Various arguments have been put forward to explain the psychological effects of surrogacy on children on the knowledge of their true identity.
Negative impacts are especially likely to arise in situations where the children share a strenuous relationship with the commissioning parents and the knowledge that they had come to this world as a result of a commercial arrangement may cause further damage to the relationship and may also interfere with the child’s development and self esteem (Hendrick, 2010).
However, due to lack of adequate and clear empirical evidence on the long term psychological effects of surrogacy, we can only make predictions about its long term impacts on children and the institution of the family.
It is clear that even though surrogacy is problematic, it is just as problematic as any other conventional family and the dangers involved are neither inevitable nor insurmountable. Therefore, the society should focus more on regulation of the practice rather than involving themselves in pessimistic speculations of its outcome (Hendrick, 2010).
Legal Aspects of Surrogacy
Universal laws pertaining surrogacy are dynamic (Ziegler, 2004). It is therefore vital for the parties involved in the arrangement opt consult an experienced attorney in drawing and implementation of the contract.
In the United States back in 2004, only two states were considered ‘surrogate friendly’; California and Arkansas, with California having the case law on how to handle such arrangements consequently making it the most favorable state for surrogacy arrangements (Ziegler, 2004).
A considerable number of states lacked outlined laws governing surrogacy and most of them treated it like adoption while in other states such as Washington and New York criminalized paid surrogacy.
Most surrogacy legislation fails to give a clear cut distinction in terms of provisions for gestational and traditional surrogacy (Sauer, 1998). As the traditional method continues to be the most preferred method due to its cost efficiency, most states requires stepparent adoption by the intended mother before a final adoption order is permitted and in some states it is subject to the surrogate’s change of heart.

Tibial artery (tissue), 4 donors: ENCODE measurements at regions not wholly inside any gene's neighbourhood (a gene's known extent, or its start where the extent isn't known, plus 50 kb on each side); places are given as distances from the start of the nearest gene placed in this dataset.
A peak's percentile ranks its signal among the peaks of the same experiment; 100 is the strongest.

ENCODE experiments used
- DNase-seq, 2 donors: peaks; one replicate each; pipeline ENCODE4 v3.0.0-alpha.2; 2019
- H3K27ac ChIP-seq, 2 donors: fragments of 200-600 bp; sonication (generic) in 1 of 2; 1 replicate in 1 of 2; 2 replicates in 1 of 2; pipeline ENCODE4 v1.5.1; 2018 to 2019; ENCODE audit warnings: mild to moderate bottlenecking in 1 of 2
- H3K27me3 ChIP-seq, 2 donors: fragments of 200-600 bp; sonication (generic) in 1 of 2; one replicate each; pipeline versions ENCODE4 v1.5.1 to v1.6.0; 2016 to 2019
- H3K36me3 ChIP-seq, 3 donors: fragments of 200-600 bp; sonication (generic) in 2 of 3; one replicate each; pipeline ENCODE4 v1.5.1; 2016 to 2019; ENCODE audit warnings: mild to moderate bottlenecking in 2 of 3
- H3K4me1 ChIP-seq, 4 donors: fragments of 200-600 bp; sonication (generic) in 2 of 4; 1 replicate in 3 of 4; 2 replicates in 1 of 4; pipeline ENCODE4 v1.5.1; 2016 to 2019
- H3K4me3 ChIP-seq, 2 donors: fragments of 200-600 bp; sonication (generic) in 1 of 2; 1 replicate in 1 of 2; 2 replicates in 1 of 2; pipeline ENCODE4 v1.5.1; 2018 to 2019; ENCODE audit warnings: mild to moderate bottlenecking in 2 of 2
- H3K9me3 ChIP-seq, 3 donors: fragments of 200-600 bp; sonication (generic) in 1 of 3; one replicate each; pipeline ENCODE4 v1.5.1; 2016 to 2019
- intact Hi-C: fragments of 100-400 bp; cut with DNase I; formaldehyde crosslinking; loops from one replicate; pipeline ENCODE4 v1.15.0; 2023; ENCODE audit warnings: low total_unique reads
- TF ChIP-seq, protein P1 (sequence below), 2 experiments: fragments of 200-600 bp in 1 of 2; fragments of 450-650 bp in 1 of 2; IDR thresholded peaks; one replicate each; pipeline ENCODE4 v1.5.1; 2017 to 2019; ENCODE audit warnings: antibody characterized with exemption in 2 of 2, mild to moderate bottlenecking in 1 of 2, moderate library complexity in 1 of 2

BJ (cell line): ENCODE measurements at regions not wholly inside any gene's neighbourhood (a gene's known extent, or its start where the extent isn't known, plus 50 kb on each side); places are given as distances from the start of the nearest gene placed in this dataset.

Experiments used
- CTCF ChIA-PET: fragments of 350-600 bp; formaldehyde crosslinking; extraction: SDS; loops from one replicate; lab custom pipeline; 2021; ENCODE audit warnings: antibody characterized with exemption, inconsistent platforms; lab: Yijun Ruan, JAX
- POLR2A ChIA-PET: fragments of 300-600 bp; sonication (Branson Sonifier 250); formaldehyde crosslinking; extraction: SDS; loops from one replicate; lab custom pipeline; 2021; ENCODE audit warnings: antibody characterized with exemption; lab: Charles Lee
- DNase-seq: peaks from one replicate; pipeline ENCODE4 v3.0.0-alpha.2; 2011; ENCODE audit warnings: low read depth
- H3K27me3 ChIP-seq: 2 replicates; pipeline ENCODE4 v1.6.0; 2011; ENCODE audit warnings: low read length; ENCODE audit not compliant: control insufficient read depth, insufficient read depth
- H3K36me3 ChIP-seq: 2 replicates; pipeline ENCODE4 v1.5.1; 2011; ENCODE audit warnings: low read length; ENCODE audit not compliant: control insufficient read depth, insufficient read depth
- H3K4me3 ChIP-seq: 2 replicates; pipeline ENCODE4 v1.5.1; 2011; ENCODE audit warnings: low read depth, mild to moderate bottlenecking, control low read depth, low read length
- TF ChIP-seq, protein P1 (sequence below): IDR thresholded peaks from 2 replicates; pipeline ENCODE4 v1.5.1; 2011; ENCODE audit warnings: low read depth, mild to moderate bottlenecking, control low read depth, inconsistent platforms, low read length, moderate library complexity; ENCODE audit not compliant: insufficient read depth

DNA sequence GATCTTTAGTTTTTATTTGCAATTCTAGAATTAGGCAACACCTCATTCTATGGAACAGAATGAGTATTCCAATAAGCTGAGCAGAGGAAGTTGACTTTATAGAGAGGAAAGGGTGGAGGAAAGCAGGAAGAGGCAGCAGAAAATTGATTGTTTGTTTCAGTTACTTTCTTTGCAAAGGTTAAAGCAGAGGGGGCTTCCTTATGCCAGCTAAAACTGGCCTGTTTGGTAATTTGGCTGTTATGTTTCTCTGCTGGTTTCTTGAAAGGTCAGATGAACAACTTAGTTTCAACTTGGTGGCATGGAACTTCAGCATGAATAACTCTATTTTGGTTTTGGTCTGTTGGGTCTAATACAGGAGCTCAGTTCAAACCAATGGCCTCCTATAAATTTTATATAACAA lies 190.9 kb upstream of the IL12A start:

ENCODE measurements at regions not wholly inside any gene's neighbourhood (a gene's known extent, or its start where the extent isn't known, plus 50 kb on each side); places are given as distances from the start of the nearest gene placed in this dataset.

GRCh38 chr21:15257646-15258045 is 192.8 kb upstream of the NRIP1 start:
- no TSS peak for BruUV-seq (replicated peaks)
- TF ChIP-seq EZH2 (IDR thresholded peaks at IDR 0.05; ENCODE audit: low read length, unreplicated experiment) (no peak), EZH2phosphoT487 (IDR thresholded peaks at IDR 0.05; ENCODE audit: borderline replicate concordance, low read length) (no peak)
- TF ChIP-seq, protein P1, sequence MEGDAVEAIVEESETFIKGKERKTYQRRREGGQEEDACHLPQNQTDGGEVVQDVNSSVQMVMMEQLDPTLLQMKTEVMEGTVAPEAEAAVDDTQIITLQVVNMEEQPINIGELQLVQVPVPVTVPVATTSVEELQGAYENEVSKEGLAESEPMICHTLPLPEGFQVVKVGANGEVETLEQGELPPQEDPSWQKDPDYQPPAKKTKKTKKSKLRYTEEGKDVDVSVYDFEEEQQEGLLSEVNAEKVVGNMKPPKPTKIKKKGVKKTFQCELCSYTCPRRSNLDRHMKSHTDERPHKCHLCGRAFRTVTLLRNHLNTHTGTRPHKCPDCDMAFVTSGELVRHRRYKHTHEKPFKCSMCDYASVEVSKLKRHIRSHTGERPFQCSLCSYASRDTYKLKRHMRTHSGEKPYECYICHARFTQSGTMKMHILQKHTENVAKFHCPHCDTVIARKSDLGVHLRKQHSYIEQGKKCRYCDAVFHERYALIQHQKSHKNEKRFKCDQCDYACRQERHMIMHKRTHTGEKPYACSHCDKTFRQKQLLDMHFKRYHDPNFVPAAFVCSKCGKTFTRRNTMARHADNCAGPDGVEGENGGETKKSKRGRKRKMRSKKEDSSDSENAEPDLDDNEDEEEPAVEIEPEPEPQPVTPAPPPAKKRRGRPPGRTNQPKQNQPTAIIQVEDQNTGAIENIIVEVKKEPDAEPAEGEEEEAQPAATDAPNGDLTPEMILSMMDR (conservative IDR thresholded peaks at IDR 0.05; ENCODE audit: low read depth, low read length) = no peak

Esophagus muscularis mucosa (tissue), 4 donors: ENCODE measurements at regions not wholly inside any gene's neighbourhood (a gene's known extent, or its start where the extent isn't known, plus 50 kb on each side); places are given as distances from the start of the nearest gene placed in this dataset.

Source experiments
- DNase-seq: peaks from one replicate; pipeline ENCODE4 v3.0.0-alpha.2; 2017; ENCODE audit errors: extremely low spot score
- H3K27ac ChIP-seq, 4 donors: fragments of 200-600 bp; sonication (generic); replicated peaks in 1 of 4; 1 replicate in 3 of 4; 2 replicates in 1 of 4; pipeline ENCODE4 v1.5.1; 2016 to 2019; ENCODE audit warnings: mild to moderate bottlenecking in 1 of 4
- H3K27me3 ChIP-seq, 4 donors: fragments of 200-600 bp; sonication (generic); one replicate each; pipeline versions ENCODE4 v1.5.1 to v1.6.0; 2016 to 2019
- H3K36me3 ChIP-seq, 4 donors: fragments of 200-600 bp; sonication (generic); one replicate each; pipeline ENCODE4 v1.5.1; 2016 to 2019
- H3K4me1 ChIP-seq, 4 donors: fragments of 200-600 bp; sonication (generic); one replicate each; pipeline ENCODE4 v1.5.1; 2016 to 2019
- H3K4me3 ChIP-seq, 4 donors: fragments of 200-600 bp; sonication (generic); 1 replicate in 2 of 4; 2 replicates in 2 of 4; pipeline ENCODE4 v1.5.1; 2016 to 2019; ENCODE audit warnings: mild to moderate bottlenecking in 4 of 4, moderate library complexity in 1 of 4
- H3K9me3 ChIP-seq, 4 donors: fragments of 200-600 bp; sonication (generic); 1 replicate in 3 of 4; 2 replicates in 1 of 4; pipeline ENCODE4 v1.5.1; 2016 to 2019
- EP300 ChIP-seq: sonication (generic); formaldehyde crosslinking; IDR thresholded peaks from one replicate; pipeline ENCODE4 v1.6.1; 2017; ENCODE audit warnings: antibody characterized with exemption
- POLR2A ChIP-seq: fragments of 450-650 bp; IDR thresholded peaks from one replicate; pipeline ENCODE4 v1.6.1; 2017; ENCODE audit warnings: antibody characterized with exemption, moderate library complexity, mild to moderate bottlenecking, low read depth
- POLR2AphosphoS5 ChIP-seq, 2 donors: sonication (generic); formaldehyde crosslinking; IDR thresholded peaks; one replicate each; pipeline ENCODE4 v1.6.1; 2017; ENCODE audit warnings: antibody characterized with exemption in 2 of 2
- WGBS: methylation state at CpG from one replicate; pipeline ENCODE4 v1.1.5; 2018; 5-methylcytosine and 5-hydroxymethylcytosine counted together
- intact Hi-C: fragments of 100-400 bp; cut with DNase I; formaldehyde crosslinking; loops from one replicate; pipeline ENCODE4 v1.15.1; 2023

One of the most important components of an egg donor agreement is that it involves relinquishment of parental rights by the donor upon the birth of the child and under the agreement the child is considered to belong to the intended parents (Sauer, 1998).
Where the contract for surrogate parenting is unenforceable, there are remedies provided for the parties involved (Freedman, 1991). The genetic father involved in the surrogacy is readily acknowledged as the biological father of the child and consequently expected to support the child and the surrogate if she keeps the child.
However, the burden of proof lies on the surrogate who should prove that the said person is the biological father of the child and may use the human leucocytes antigen test to resolve the paternity issue. In addition, she is needed to prove that the state statute that renders the sperm donor free of any responsibility to a child conceived through artificial conception does not apply in her case (Freedman, 1991).
Freedman, W. (1991). Legal issues in biotechnology and human reproduction: artificial conception and modern genetics, UK: Greenwood publishing.
Golombok, S., Murray, C., Jadva, V., MacCallu, F., and Lycett, E. (2004). Families created through surrogacy arrangements: parent-child relationship in the first year of life. Web.
Hendrick, J. (2010). Laws and ethics in children’s nursing, UK: John Wiley and sons.
Jonsen, R. A., Veatch, M. R., and Walters, L. (1998). Source book in bioethics, Washington DC: Georgetown University press.
Sauer, V. M. (1998). Principles of oocyte and embryo donation. NY: Springer.
Ziegler, S. (2004). Pathways to parenthood: the ultimate guide to surrogacy. London: universal publishers.